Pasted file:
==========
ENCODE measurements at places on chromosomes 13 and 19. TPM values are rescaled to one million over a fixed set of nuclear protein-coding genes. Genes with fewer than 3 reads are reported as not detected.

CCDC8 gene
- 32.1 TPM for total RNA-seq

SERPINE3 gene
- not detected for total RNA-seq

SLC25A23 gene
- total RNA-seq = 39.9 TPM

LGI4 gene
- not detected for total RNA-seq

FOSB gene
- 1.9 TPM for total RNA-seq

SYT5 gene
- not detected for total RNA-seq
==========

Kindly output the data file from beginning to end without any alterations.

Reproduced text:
ENCODE measurements at places on chromosomes 13 and 19. TPM values are rescaled to one million over a fixed set of nuclear protein-coding genes. Genes with fewer than 3 reads are reported as not detected.

CCDC8 gene
- 32.1 TPM for total RNA-seq

SERPINE3 gene
- not detected for total RNA-seq

SLC25A23 gene
- total RNA-seq = 39.9 TPM

LGI4 gene
- not detected for total RNA-seq

FOSB gene
- 1.9 TPM for total RNA-seq

SYT5 gene
- not detected for total RNA-seq